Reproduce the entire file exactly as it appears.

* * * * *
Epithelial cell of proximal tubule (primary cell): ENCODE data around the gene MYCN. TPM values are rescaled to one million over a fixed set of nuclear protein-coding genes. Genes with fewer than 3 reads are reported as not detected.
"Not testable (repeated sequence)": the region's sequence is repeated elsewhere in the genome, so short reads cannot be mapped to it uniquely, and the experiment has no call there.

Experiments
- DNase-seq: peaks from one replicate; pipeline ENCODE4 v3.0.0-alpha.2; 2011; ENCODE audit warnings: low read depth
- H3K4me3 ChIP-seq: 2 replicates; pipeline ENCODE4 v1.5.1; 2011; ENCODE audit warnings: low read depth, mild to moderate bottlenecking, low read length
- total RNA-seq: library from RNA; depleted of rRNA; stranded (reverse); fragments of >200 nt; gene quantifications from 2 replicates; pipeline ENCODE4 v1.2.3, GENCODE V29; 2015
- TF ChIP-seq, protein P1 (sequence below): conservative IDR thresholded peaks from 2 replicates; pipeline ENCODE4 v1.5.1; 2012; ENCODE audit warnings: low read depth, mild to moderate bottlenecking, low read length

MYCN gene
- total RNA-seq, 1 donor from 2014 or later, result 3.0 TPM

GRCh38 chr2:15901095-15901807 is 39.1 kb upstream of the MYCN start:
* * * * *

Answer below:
Epithelial cell of proximal tubule (primary cell): ENCODE data around the gene MYCN. TPM values are rescaled to one million over a fixed set of nuclear protein-coding genes. Genes with fewer than 3 reads are reported as not detected.
"Not testable (repeated sequence)": the region's sequence is repeated elsewhere in the genome, so short reads cannot be mapped to it uniquely, and the experiment has no call there.

Experiments
- DNase-seq: peaks from one replicate; pipeline ENCODE4 v3.0.0-alpha.2; 2011; ENCODE audit warnings: low read depth
- H3K4me3 ChIP-seq: 2 replicates; pipeline ENCODE4 v1.5.1; 2011; ENCODE audit warnings: low read depth, mild to moderate bottlenecking, low read length
- total RNA-seq: library from RNA; depleted of rRNA; stranded (reverse); fragments of >200 nt; gene quantifications from 2 replicates; pipeline ENCODE4 v1.2.3, GENCODE V29; 2015
- TF ChIP-seq, protein P1 (sequence below): conservative IDR thresholded peaks from 2 replicates; pipeline ENCODE4 v1.5.1; 2012; ENCODE audit warnings: low read depth, mild to moderate bottlenecking, low read length

MYCN gene
- total RNA-seq, 1 donor from 2014 or later, result 3.0 TPM

GRCh38 chr2:15901095-15901807 is 39.1 kb upstream of the MYCN start: